One of the more remarkable articles I have read for my course on Bioethics is one by Lantos and Meadow in The American Journal of Bioetehics, 11 (11): 8-12, 2011 on the ethics of the “Slow Code”.
As they quickly point out there is much in the medical literature and via established medical ethics texts to renounce any effort to resuscitate a patient which is less than 100%. Yet Lantos and Meadow offer their suggestion that there are times, perhaps many times, when it is the ethically preferred method for dealing with the end-of-life.
The article correctly discusses that cultural symbolism associated with CPR and the intense confict which grips families when they are requested to authorize a DNR. For some families, even those well aware of the futility of performing one and the inevitability of their loved-ones death, the act of agreeing NOT to do something to prolong their life is a decision that they just cannot make. In those situations the physicians involved may attempt to continue to push the family to agree, unilaterally and willingly confront the family by asserting the right to write a DNR order on their own, or accede to the family’s lack of decision by performing a full code despite their own strong beliefs in its futility.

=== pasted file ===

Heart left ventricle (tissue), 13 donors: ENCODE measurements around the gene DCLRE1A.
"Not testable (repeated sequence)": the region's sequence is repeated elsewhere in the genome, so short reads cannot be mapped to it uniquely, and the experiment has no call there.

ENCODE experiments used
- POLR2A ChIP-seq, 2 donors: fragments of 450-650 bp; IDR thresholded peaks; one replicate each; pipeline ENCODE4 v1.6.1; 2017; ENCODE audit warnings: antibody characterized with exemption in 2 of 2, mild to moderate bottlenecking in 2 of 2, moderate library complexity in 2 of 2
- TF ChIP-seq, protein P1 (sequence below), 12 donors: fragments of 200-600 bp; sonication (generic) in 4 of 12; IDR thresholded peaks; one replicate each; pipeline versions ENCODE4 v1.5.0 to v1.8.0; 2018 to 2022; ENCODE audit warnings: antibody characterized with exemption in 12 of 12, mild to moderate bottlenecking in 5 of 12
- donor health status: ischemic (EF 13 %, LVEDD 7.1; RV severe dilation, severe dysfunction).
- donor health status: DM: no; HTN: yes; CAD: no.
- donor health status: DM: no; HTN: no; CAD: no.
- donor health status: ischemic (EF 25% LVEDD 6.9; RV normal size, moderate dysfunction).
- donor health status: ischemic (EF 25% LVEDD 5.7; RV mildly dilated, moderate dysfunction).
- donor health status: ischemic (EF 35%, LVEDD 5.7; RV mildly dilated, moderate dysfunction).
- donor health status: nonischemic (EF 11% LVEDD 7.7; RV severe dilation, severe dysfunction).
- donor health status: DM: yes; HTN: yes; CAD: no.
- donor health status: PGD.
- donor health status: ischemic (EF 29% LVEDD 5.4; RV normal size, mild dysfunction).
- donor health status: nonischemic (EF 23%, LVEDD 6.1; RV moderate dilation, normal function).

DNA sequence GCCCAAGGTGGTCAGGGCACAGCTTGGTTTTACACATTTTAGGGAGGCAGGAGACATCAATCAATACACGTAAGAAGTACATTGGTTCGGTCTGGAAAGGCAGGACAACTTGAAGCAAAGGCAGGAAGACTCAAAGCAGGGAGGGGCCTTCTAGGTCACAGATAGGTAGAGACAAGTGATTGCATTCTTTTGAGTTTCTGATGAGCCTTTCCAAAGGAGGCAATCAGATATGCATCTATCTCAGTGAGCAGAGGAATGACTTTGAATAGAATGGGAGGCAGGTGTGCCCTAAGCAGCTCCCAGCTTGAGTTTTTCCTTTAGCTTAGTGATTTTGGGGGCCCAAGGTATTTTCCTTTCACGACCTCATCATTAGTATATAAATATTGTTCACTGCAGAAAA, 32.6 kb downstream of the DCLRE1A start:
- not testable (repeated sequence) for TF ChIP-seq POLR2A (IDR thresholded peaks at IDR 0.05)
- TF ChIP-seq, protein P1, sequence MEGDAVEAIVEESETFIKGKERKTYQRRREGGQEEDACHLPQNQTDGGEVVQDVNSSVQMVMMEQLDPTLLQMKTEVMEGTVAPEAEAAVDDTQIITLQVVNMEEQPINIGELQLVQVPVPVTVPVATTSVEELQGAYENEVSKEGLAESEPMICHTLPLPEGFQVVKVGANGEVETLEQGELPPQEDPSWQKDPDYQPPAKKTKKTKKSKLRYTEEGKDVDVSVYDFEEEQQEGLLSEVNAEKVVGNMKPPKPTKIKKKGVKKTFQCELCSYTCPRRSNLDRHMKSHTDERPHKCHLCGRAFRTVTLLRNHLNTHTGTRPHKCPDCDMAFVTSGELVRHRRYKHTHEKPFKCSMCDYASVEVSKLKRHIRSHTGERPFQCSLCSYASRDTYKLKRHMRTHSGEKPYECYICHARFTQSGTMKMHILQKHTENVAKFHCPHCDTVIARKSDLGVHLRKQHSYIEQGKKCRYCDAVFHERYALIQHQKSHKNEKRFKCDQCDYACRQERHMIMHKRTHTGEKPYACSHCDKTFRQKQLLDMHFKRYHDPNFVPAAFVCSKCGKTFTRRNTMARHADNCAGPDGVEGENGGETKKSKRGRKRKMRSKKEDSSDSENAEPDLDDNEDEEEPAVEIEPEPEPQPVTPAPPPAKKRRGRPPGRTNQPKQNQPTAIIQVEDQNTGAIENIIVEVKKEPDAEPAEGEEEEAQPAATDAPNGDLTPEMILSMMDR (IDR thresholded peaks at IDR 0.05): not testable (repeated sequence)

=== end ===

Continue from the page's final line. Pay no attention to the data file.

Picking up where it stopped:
The fourth possibility which the /authors advocate is the “slow code”. It is a half-way or partial procedure which may be only symbolic in nature. It may only last a minute, or less. It is an act of futility with the emotional and psychological status of the family in mind. It is purposefully an ambiguous act for those patients who are dying but for whom any overt decision by loving family members is heart-rending.
It becomes a ritual associated with dying, one hospital based and perhaps unsavory from a scientific perspective. It is ultimately a powerful acknowledgement that physicians should be cognizant of the emotional trauma that the death of a loved-one has on their relatives. The authors summarize the criticisms of this action.
I, for one, believe it has a place in the hospital setting under appropriate conditions. I believe that the options of DNR need to be offered to the authorized health-care proxy/family member when physicans believe it appropriate. Discussion of palliative care and Hospice should not be avoided when deemed the correct choice. But when family members cannot bring themselves to make those decisions, this alternative option should be considered.
Family members should not be brutalized or beaten into submission when they clearly are unable to make the decision to order the DNR. The “slow code” may be the ethically and morally right choice under such circumstances and I applaud the efforts of Lantos and Meadow to discuss it.